State Sen. Leland Yee was arraigned in U.S. District Court Wednesday on charges of weapons trafficking and scheming to defraud citizens as part of an indictment that includes allegations of drug running, money laundering, trafficking in stolen goods and murder for hire.
In addition to the charges against Yee, the indictment unsealed Wednesday names 26 people including Keith Jackson, a 49-year-old former San
Francisco school board member, who is accused of being involved in a murder-for-hire scheme and Raymond "Shrimp Boy" Chow, a notorious alleged
Chinatown gang leader, accused of money laundering and trafficking in stolen goods.
Yee, 65, appeared in federal court in San Francisco before U.S. Magistrate Judge Nathanael Cousins to answer to one count of trafficking in
firearms and illegally importing firearms and six counts of schemes to defraud citizens. The six counts of fraud each carry a possible sentence of
20 years in prison.
He was released Wednesday on a $500,000 bond and stripped of his passport and instructed not to leave the state of California.
Yee was arrested Wednesday morning in a series of FBI raids throughout the Bay Area and arraigned along with 19 of 26 other defendants charged in the criminal complaint.
Yee represents Senate District 8, which includes the western half of San Francisco and most of San Mateo County. He declared his candidacy for secretary of state in 2012.
The complaint unsealed Wednesday alleges that between 2012 and 2014, Yee offered to use his office to do favors for undercover FBI agents in
exchange for money that would fund his Secretary of State campaign.
Also arrested this morning was Chow, the president of the Supreme Lodge of Chinese Free Masons in San Francisco.
Chow is facing charges of money laundering, conspiracy to receive and transport stolen property and conspiracy to traffic and trafficking in contraband cigarettes.
The U.S. Attorney's Office said that the charges stem from an investigation that implanted an undercover agent into Chow's organization and uncovered a pattern of alleged racketeering.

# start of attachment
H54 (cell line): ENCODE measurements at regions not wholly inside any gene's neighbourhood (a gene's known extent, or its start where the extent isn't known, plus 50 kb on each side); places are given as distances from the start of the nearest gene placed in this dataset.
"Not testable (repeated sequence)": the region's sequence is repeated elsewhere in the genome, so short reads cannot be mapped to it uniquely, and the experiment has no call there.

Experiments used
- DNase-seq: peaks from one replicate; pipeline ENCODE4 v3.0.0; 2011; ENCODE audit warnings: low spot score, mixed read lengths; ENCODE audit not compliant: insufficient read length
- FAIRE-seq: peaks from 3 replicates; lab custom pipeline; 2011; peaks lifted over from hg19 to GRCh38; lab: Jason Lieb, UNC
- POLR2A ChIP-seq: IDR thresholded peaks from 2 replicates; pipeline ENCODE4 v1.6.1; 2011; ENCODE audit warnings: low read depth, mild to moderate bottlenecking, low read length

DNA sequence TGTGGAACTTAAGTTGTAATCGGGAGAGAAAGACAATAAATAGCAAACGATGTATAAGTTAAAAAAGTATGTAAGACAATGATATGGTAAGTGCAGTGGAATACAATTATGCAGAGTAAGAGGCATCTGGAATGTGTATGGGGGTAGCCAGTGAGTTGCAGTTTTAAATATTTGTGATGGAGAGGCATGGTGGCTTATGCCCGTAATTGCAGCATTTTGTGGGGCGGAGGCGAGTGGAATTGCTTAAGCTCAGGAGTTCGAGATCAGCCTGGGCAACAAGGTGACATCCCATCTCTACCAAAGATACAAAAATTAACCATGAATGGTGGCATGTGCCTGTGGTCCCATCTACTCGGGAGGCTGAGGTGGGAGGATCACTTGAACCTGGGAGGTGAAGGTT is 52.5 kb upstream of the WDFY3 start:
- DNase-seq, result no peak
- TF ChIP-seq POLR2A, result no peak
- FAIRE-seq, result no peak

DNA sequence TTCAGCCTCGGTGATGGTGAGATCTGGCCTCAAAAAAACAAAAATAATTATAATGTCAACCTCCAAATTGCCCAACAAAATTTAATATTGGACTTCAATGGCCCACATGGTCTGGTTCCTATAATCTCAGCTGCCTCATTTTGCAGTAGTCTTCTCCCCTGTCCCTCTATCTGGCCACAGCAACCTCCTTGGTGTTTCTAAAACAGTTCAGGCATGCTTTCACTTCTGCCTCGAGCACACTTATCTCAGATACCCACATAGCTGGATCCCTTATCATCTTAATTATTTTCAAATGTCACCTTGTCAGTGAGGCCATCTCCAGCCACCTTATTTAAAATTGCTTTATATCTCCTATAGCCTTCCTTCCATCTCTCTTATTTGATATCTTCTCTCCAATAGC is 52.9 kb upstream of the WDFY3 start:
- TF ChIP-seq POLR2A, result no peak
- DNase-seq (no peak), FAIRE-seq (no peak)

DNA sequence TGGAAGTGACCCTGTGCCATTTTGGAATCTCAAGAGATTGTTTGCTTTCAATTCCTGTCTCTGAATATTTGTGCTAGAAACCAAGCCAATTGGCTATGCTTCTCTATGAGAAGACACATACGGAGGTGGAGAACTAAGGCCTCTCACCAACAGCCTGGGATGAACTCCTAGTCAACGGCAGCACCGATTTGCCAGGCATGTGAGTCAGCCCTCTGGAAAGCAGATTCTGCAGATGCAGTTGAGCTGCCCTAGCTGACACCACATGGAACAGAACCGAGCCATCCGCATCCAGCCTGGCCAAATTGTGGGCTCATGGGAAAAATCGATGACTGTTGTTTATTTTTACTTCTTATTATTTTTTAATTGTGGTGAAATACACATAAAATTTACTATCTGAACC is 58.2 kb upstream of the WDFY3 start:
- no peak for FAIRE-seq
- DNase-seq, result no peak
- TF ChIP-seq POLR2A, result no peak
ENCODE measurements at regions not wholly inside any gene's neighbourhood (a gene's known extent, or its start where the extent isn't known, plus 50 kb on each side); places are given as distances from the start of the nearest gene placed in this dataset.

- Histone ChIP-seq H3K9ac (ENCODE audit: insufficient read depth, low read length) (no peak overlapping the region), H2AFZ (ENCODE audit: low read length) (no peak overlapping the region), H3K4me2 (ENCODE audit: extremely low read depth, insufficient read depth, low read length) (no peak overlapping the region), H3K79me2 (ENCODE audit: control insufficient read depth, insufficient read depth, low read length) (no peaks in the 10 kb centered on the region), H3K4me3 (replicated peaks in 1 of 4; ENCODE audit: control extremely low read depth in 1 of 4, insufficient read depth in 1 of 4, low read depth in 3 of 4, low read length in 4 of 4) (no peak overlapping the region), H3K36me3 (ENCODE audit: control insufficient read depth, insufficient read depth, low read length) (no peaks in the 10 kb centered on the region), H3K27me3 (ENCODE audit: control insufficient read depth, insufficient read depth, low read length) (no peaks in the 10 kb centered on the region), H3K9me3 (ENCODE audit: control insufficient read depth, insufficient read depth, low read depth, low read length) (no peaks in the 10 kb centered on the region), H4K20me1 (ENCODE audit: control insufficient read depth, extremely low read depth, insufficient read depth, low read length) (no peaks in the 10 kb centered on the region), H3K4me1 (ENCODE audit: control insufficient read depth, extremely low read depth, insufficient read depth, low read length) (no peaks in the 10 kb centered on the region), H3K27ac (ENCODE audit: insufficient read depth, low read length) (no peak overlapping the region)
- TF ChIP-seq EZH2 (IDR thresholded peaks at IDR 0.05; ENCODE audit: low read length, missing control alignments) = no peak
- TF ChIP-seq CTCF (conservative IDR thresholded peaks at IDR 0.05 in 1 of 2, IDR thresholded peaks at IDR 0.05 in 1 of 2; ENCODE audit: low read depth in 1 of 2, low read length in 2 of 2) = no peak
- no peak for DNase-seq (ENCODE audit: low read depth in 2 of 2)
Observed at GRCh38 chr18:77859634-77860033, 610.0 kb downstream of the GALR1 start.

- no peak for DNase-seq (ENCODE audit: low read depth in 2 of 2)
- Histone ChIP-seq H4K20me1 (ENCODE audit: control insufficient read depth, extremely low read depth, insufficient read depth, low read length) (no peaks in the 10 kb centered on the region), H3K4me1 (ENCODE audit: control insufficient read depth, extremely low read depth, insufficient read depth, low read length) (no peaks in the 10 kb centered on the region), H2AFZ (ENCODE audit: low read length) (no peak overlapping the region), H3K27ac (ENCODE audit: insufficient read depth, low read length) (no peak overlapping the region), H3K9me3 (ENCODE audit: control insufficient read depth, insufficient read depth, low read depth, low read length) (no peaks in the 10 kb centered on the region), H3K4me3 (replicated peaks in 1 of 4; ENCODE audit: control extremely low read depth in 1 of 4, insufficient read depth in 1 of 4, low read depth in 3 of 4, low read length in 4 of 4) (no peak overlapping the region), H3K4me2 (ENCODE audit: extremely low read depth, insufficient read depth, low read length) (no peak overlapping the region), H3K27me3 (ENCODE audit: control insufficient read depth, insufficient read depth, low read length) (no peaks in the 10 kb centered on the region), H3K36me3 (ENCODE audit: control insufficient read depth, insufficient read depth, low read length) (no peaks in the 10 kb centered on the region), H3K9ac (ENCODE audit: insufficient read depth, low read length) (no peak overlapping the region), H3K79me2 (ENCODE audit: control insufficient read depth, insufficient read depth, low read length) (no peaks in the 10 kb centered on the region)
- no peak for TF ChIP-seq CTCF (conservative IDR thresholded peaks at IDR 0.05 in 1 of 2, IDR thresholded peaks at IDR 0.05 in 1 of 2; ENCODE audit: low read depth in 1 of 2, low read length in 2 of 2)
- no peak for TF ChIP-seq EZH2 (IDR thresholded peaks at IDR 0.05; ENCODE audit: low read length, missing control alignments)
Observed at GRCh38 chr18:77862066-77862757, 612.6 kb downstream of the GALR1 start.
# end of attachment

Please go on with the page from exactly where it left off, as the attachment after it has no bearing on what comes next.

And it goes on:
State Senate President pro Tem Darrell Steinberg on Wednesday called on state Sen. Leland Yee to resign following his arrest and indictment on federal charges including soliciting bribes for political favors and conspiring to traffic in firearms.
Steinberg, D-Sacramento, spoke in response to the arrest Wednesday in Sacramento while flanked by a number of his fellow state senators.
Calling the charges in the indictment "sickening," and "shocking and surreal," Steinberg called upon Yee to resign.
"Leave. Don't burden your colleagues and this great institution with your troubles. Leave," Steinberg said.
Steinberg said senators were prepared to move to suspend Yee if he did not resign, and would remove him from all his committee positions.
"I am angry," Steinberg said. "I'm angry on behalf of the people and I'm angry on behalf of the 37 other members whose hard work everyday on behalf of the people is being tarnished because of events outside of their control and outside of our control."
Assemblyman Tom Ammiano, a fellow San Francisco Democrat, said he was shocked on hearing of Yee's arrest.
A spokesman for Ammiano said the Assemblyman's thoughts on Wednesday were with Yee's family, because he has known them since he and Yee were on the city's school board together.
Despite the shocking nature of the allegations, some experts believe there will not be much political fallout from the expected demise of Yee's political career.
David Latterman, a lecturer on politics for the University of San Francisco, said there shouldn't be heavy repercussions because Yee did not have many close ties to other politicians that could fall.
He also said there aren't likely to be votes on any upcoming bills that would be impacted by Wednesday's indictment.
As for negative impacts on the Democratic party, Latterman said he also expects those to be minimal.
Derek Cressman, who is running against Yee for Secretary of State, disagrees with Latterman's assessment. He said what happened Wednesday should
be a "wake up call," and that, "We are clearly beyond the point of looking at one bad apple and instead looking at a corrupt institution in the California senate."